Comments on life, the universe and everything from an aging Sixties survivor.

Location: Massachusetts, United States

Ummm, isn't "about me" part of the point of the blog?

Wednesday, June 30, 2010

Talking like everyone else

This week's most gaseous news may be about VP Joe Biden calling a restaurant owner a smartass, which several of our brilliant media have characterised as a "mild obscenity."

Let's begin with the usage lesson for all those editors so ignorant of their own craft that they called this an obscenity, however mild. Stretch the usage if you like, but there are better terms.

Smartass is a vulgarity
Fuckin' smartass would be an obscenity
Goddam smartass is profanity, and
Shithead is scatology

There may be a pop quiz for editors.

Although Americans, and especially Americans with a keyboard, like to pretend otherwise, they are royalists at heart and really don't want their leaders talking like everybody else. This business called to mind a local reporter's comment on George Washington's salty language in the made-for-TV movie The Crossing back in 2000. She was shocked as only a journalist can be, saying, more or less, "the father of my country wouldn't talk like that!"

Well, he would and he did. Contemporaries reported that, in an era in which strong language was common, Washington stood out for language that probably outdid any of his sergeants'. If you polled Americans as to which American generals were saltiest, Patton would certainly lead. Washington wouldn't even make the top ten, but Grant probably would. Oddly enough, his contemporaries commented that Grant never swore, which was highly unusual at the time, and rarely even got angry. Shows what a reputation will do. If Obama had said "smartass," he would get compliments for showing some backbone.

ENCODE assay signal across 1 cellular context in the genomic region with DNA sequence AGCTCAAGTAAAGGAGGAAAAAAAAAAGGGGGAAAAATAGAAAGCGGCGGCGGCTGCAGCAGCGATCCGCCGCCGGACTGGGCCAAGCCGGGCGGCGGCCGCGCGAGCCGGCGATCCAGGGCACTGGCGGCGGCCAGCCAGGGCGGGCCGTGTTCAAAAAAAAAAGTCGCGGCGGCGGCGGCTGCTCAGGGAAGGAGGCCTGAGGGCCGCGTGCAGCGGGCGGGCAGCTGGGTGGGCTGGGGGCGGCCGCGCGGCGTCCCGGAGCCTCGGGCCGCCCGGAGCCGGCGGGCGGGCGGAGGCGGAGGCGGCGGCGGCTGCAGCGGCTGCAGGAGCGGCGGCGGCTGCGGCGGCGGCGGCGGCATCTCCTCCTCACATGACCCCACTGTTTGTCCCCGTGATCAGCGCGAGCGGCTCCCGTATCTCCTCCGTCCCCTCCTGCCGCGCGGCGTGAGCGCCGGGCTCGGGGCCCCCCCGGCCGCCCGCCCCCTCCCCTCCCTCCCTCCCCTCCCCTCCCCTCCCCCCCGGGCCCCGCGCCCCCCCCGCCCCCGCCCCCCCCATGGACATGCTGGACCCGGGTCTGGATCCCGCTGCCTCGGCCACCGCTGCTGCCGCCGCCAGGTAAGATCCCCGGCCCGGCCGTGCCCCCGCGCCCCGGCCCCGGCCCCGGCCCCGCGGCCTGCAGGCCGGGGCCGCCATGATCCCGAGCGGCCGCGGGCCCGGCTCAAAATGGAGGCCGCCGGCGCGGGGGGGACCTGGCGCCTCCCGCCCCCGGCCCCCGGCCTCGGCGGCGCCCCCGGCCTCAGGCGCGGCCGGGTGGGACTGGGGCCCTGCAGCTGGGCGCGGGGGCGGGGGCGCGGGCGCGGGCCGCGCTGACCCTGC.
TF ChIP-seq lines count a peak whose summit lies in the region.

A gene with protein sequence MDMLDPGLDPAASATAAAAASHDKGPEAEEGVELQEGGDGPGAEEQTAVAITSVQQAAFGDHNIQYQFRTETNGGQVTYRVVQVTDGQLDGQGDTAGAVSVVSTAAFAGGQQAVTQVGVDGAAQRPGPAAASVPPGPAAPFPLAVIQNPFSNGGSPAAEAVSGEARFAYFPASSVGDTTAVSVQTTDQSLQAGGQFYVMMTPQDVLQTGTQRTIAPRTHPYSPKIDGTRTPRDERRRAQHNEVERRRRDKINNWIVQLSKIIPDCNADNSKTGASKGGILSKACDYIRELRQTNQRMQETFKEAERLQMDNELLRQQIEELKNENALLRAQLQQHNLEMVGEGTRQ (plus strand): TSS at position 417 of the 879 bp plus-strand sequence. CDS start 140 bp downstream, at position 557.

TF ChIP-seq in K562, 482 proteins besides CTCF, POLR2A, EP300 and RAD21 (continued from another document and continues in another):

The only group whose hypocrisy in the Biden matter outdoes that of the media is the army of online commenters, but they have an interest at stake. In his introduction to the Caine Mutiny, Herman Wouk explained that he had left most standard Navy saltiness out of the dialogue because it was nothing more than punctuation that meant nothing when put into print. George Carlin observed, as have many others, that offensive language ceases to be offensive when it's used often enough. My parents' generation are offended by hearing words such as ass (or smartass), fricken or frigging, and crap on the air or reading them online. Their parents were offended by gosh and darn.

Although I regret the demise of so many useful expletives, there's one benefit to having political figures, news media, experts and celebrities talk like longshoremen every chance they get. The scribbles of online commenters already lack anything resembling content: all they can do is try for adolescent shock. Daily usage is rubbing down every vulgar, obscene, blasphemous, scatalogical and offensive word in the language. When this has happened, the commentariat will be made speechless.

Rock 'em, Joe.

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